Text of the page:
In today's world we cannot, realistically, "bracket" our emerging understanding of how neuroscience shows that our lived subjective consciousness is grounded in the intricacies of neural activity in our human bodies. What we can do is carefully distinguish the phenomenal properties of our conscious experiences per se from the properties of their implementation or execution or grounding in our neural processes. This type of distinction is what Husserl's practice of "reduction" is all about! But Husserl's methodology of reduction was and remains a work in progress. The neo-Matrix thought experiment continues the challenge: how to abstract and articulate the "pure" phenomenological structures we experience in everyday consciousness that we today know is grounded in coordinate neural activity.

Hopp's book is a terrific study, full of intriguing arguments within a broadly Husserlian approach to phenomenology. I applaud his critical approach to the problems of perception, knowledge, and reality: as Husserl's own results beckon us to extend phenomenology in a context of philosophizing today -- quite as in the spirit of this more than introductory study in phenomenology.[1]


Hopp, Walter. 2020. Phenomenology: A Contemporary Introduction. New York and London: Routledge. All references in the present review are to this edition.

Smith, David Woodruff. 2013. Husserl. In the Routledge Philosophers series. 2nd ed. London and New York: Routledge.

Smith, David Woodruff. 2020. "Phenomenology as Constitutive Realism". In Metametaphysics and the Sciences: Historical and Philosophical Perspectives. Frode Kjosavik and Camilla Serck-Hanssen (eds.). London and New York: Routledge, 2020. 168–199.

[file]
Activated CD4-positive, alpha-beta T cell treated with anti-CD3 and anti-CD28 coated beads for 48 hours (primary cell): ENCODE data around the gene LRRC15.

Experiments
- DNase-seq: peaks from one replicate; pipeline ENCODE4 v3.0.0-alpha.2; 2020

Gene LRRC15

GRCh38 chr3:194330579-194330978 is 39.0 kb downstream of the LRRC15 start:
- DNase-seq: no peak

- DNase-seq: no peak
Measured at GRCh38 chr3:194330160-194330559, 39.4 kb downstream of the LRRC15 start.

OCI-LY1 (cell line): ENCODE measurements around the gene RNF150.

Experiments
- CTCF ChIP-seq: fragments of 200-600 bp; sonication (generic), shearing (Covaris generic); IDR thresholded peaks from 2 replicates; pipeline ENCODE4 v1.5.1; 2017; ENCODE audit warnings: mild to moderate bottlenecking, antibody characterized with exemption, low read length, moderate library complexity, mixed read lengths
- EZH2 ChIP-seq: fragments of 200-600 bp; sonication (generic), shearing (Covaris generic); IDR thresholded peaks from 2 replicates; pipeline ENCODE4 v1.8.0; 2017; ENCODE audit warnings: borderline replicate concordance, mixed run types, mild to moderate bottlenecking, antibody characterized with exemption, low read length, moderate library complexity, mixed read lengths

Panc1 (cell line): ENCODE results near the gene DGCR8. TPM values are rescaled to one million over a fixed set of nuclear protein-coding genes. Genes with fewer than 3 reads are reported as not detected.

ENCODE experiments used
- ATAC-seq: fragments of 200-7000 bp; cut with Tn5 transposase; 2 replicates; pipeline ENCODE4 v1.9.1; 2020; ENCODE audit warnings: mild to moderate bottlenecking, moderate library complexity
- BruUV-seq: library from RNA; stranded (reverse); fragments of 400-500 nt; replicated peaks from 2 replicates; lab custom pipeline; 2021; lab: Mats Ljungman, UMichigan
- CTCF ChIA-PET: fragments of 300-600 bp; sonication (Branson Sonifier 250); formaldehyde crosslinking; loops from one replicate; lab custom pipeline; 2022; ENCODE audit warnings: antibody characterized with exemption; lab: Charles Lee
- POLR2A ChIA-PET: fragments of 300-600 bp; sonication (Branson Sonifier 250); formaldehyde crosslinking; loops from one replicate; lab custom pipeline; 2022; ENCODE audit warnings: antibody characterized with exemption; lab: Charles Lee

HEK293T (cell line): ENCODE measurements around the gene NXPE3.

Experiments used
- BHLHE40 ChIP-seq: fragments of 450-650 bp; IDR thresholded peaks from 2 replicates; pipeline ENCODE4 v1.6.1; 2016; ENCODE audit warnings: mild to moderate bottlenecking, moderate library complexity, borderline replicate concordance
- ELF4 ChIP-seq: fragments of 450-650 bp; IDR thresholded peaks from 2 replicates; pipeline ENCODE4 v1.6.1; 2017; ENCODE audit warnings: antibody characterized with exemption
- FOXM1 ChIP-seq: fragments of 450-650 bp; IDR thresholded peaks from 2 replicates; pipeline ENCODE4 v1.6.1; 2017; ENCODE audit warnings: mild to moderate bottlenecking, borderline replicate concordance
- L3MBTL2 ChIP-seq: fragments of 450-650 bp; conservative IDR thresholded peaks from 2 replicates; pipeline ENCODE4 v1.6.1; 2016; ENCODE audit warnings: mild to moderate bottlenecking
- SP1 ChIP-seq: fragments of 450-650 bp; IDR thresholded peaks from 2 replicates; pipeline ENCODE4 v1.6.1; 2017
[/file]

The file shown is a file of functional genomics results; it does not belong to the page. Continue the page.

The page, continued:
Smith, David Woodruff. forthcoming. "Structures of Inner Consciousness: Brentano Onward". Inquiry.

Smith, David Woodruff, and McIntyre, Ronald. 1982. Husserl and Intentionality: A Study of Mind, Meaning, and Language. Dordrecht: D. Reidel Publishing Company, now Springer.

Yoshimi, Jeff. 2015. Husserlian Phenomenology: A Unifying Interpretation. Boston and Dordrecht: Springer.

Yoshimi, Jeff. 2021. "Two Conceptions of Husserlian Phenomenology: A Review of Walter Hopp's Phenomenology: A Contemporary Introduction". Husserl Studies. Published online: 31 May 2021. 1–9.

Yoshimi, J., Tolley, C., and Smith, D. W. 2019. "California Phenomenology". In The Reception of Husserlian Phenomenology in North America. Dordrecht and Boston: Springer, 2019. 365–387.


[1] Until the neo-Matrix thought experiment, I have tried above to bracket those ranges of theory which would extend a Husserlian phenomenology beyond Hopp's well-argued conception. The semantic model of intentionality is detailed in Smith 2013, following on Smith and McIntyre 1982. The dynamical systems model of intentionality is detailed in Yoshimi 2015. Details of a constitutive realism are explored in Smith 2020 and 2021.